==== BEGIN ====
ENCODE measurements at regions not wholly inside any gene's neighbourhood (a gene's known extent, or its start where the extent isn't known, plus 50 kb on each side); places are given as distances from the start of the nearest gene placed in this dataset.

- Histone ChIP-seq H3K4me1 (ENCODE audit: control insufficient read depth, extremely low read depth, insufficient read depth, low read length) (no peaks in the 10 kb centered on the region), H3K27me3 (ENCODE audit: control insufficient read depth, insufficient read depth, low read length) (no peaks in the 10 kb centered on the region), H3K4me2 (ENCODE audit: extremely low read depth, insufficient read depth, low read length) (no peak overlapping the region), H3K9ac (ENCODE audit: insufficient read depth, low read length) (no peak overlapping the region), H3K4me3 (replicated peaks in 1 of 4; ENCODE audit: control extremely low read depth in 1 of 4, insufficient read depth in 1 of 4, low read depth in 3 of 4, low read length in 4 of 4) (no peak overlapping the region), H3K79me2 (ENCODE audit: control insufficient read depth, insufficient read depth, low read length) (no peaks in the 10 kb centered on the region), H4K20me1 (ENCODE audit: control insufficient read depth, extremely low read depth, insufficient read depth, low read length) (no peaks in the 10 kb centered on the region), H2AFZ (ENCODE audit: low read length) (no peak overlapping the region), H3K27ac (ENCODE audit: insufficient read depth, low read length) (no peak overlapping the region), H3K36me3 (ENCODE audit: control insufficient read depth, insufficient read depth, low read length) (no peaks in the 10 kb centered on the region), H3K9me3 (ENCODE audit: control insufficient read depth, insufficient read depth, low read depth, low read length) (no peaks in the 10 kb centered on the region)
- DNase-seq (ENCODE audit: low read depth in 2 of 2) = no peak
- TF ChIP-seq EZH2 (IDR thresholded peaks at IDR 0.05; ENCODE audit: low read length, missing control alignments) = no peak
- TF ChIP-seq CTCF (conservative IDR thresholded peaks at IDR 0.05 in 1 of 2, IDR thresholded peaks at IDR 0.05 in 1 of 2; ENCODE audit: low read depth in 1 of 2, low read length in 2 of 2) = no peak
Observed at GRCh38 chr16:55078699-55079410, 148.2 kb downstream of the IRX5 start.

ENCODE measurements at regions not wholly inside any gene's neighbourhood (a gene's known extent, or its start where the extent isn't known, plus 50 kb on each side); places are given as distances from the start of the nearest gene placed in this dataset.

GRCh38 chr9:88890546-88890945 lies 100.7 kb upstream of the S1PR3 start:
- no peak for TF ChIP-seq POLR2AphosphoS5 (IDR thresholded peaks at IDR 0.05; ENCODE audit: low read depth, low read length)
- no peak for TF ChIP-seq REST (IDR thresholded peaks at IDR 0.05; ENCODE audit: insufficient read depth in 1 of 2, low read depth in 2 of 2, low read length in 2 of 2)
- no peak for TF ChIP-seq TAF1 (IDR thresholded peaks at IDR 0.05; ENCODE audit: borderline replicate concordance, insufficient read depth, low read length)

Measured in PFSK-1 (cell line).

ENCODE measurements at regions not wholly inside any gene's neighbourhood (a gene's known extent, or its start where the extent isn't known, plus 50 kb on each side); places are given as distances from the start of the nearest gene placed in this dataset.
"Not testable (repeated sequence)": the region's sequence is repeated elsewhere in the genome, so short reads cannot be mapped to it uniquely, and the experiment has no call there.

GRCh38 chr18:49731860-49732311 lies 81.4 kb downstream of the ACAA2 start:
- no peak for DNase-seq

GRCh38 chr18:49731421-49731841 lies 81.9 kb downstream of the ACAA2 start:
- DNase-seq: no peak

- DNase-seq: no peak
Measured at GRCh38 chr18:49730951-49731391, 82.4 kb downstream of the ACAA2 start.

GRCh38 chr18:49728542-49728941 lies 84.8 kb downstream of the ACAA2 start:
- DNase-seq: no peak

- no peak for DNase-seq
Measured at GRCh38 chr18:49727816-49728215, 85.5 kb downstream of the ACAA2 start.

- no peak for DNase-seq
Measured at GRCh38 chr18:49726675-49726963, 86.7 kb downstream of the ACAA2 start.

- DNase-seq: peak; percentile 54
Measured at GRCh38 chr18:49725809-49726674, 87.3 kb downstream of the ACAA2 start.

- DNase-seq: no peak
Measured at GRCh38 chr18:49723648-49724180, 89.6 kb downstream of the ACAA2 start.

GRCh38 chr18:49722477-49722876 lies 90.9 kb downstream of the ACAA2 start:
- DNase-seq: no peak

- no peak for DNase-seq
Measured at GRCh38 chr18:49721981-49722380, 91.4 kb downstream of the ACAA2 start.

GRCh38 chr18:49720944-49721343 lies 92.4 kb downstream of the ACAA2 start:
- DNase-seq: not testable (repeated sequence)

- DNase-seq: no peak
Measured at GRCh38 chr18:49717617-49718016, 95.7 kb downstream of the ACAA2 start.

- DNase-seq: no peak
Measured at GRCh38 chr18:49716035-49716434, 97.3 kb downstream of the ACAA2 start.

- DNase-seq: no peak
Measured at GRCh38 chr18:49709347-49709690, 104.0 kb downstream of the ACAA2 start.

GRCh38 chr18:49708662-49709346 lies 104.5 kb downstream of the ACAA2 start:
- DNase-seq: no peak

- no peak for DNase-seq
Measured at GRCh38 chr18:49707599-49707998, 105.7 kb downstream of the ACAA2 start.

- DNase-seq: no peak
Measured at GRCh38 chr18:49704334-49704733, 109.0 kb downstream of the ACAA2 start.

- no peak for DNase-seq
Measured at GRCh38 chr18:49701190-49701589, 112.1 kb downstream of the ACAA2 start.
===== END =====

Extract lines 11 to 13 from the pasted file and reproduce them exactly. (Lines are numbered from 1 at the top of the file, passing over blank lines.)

- no peak for TF ChIP-seq TAF1 (IDR thresholded peaks at IDR 0.05; ENCODE audit: borderline replicate concordance, insufficient read depth, low read length)

Measured in PFSK-1 (cell line).

ENCODE measurements at regions not wholly inside any gene's neighbourhood (a gene's known extent, or its start where the extent isn't known, plus 50 kb on each side); places are given as distances from the start of the nearest gene placed in this dataset.